Variable Pay and Collective Bargaining in British Retail Banking

26 Pages Posted: 24 Jan 2011

See all articles by Paul Marginson

Paul Marginson

Warwick Business School

James Arrowsmith

Massey University - Department of Human Resource Management

Date Written: January 13, 2011

Abstract

The growth of variable pay schemes (VPS) appears to threaten collective approaches to pay determination, which are based on standardization and centralization. This article utilizes case study research to analyse the still little-known relationship between collective bargaining and VPS. It focuses on the retail banking sector, where trade union representation and collective bargaining remain relatively robust. The research identifies an emergent process whereby the growth of bonus schemes has both supplanted collective profit-share and permitted greater standardization of merit-pay awards. Unions have therefore achieved some success in terms of limiting variation in base pay, at the same time as the overall purchase of collective bargaining on employee earnings has diminished. The factors contributing to this development are explained.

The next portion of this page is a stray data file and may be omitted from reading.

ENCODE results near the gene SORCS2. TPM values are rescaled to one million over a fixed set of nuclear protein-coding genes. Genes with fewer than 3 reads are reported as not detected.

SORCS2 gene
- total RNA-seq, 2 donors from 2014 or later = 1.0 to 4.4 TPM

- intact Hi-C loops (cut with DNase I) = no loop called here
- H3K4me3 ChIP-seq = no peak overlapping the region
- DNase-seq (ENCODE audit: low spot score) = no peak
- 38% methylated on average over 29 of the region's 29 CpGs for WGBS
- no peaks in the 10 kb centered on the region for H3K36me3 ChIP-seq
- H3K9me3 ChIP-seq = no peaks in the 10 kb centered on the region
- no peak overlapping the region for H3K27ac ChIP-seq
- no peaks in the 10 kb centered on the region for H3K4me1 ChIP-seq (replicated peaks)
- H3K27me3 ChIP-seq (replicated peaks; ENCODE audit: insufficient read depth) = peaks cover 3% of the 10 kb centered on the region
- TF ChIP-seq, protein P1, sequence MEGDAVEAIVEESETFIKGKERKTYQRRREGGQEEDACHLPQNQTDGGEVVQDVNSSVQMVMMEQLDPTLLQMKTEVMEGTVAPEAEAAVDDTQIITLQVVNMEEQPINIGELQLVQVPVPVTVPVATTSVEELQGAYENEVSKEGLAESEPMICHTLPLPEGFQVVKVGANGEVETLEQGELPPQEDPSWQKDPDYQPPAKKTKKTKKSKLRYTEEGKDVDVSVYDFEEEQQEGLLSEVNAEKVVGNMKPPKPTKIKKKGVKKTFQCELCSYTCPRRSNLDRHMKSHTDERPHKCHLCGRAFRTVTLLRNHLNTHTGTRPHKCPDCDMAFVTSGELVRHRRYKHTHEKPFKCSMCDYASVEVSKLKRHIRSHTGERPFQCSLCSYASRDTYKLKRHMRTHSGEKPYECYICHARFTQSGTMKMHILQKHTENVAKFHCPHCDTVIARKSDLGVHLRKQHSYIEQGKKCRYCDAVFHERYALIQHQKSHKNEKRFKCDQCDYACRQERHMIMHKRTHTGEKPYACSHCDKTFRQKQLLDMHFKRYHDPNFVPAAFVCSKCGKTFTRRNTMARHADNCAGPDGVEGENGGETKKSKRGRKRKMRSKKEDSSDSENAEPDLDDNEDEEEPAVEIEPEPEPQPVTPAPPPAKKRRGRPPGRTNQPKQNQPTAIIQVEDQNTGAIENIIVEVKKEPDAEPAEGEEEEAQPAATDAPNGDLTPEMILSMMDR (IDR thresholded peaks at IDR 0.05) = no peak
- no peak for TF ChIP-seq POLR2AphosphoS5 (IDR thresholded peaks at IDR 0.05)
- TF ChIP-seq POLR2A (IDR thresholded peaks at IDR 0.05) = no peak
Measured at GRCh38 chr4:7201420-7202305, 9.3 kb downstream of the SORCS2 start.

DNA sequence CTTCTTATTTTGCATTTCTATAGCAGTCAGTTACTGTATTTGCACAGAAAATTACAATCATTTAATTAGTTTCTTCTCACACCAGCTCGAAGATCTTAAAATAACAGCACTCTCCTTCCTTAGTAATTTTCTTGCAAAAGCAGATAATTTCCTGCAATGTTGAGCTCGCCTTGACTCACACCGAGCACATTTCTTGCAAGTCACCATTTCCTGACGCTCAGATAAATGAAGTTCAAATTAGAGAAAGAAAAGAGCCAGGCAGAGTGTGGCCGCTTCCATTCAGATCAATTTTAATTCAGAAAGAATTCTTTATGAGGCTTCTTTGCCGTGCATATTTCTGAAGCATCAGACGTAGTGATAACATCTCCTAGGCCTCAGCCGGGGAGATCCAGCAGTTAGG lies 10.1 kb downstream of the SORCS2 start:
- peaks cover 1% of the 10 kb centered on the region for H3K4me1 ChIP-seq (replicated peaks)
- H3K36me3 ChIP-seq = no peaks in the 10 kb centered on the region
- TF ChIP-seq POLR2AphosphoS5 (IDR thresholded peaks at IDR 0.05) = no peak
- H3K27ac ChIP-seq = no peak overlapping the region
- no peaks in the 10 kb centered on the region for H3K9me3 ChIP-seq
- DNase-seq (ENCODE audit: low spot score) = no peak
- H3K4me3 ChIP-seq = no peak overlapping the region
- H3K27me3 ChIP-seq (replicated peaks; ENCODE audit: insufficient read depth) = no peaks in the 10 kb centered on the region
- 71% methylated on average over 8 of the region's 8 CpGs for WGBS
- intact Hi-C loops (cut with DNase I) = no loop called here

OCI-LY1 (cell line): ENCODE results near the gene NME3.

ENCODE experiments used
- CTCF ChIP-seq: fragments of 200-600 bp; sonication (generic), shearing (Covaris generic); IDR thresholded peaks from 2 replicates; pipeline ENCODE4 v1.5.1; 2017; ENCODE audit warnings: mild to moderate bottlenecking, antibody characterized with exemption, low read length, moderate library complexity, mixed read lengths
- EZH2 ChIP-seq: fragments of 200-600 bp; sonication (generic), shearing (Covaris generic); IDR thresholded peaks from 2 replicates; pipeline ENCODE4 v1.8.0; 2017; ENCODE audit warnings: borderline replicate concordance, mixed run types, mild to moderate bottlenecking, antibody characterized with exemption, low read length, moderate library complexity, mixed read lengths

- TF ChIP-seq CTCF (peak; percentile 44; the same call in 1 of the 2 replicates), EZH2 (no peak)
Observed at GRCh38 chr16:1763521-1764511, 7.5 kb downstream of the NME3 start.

Suggested Citation

Marginson, Paul and Arrowsmith, James, Variable Pay and Collective Bargaining in British Retail Banking (January 13, 2011). British Journal of Industrial Relations, Vol. 49, No. 1, pp. 54-79, March 2011, Available at SSRN: https://ssrn.com/abstract=1745767 or http://dx.doi.org/10.1111/j.1467-8543.2009.00768.x

Paul Marginson

Warwick Business School ( email )

Coventry CV4 7AL
United Kingdom
+44 (0)24 7652 4272 (Phone)

James Arrowsmith (Contact Author)

Massey University - Department of Human Resource Management ( email )

Palmerston North
New Zealand

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